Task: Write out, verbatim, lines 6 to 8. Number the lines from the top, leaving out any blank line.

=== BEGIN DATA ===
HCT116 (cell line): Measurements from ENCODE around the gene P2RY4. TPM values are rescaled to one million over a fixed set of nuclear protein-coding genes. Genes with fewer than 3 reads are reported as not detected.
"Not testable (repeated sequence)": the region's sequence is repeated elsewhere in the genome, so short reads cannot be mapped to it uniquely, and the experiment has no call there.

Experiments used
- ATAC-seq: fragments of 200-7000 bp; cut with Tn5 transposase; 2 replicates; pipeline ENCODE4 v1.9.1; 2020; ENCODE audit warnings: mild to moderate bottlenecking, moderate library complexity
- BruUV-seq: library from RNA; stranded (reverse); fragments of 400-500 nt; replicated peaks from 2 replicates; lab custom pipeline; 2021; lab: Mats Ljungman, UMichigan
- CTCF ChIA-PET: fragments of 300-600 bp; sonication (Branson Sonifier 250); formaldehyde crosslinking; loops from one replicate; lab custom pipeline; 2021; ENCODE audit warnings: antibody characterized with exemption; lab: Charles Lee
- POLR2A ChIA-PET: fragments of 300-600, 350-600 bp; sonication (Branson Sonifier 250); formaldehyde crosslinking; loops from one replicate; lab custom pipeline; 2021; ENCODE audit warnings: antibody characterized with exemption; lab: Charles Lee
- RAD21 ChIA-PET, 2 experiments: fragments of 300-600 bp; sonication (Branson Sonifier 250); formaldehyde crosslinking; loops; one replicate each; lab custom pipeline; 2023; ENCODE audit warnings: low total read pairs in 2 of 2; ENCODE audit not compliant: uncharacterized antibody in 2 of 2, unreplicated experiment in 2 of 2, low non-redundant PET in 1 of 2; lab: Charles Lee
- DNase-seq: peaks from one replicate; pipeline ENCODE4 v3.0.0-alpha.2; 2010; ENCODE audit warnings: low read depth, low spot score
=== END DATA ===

- CTCF ChIA-PET: fragments of 300-600 bp; sonication (Branson Sonifier 250); formaldehyde crosslinking; loops from one replicate; lab custom pipeline; 2021; ENCODE audit warnings: antibody characterized with exemption; lab: Charles Lee
- POLR2A ChIA-PET: fragments of 300-600, 350-600 bp; sonication (Branson Sonifier 250); formaldehyde crosslinking; loops from one replicate; lab custom pipeline; 2021; ENCODE audit warnings: antibody characterized with exemption; lab: Charles Lee
- RAD21 ChIA-PET, 2 experiments: fragments of 300-600 bp; sonication (Branson Sonifier 250); formaldehyde crosslinking; loops; one replicate each; lab custom pipeline; 2023; ENCODE audit warnings: low total read pairs in 2 of 2; ENCODE audit not compliant: uncharacterized antibody in 2 of 2, unreplicated experiment in 2 of 2, low non-redundant PET in 1 of 2; lab: Charles Lee